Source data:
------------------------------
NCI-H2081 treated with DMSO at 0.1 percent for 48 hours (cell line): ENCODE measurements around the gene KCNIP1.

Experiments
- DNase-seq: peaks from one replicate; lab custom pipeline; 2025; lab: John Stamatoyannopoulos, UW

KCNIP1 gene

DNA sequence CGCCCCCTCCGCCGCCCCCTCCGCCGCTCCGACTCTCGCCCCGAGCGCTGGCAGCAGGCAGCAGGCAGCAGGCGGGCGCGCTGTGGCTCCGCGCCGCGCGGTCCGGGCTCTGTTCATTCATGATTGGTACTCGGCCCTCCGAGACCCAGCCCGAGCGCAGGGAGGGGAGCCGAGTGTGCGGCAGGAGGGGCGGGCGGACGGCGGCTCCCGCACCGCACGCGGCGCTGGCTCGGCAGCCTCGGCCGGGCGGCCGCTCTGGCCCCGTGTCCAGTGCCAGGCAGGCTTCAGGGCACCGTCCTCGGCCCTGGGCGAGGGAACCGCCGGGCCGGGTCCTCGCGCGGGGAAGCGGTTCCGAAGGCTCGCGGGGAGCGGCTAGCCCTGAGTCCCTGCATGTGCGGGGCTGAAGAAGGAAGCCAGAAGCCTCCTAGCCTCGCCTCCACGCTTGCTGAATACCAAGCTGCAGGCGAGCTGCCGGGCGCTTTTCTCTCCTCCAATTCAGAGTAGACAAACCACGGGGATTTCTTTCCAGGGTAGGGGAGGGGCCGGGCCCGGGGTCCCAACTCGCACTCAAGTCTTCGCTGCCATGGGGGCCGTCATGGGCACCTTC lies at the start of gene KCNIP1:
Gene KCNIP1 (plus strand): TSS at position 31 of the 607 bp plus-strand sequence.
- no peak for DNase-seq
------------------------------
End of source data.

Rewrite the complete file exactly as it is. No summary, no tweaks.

NCI-H2081 treated with DMSO at 0.1 percent for 48 hours (cell line): ENCODE measurements around the gene KCNIP1.

Experiments
- DNase-seq: peaks from one replicate; lab custom pipeline; 2025; lab: John Stamatoyannopoulos, UW

KCNIP1 gene

DNA sequence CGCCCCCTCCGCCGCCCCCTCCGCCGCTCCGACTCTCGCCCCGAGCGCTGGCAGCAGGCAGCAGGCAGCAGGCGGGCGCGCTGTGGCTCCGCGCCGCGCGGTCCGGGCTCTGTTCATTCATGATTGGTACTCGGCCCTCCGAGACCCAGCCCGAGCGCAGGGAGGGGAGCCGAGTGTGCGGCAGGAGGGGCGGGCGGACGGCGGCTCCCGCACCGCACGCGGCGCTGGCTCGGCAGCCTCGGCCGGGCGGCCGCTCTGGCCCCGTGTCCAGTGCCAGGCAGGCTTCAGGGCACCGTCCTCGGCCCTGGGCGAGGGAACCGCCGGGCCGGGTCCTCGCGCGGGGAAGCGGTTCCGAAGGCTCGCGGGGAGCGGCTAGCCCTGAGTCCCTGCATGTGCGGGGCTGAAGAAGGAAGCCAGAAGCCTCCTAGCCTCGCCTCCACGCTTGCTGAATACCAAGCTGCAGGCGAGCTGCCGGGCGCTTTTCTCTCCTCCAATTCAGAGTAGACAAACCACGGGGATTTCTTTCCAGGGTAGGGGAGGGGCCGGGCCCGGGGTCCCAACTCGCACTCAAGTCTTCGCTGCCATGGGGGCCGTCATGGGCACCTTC lies at the start of gene KCNIP1:
Gene KCNIP1 (plus strand): TSS at position 31 of the 607 bp plus-strand sequence.
- no peak for DNase-seq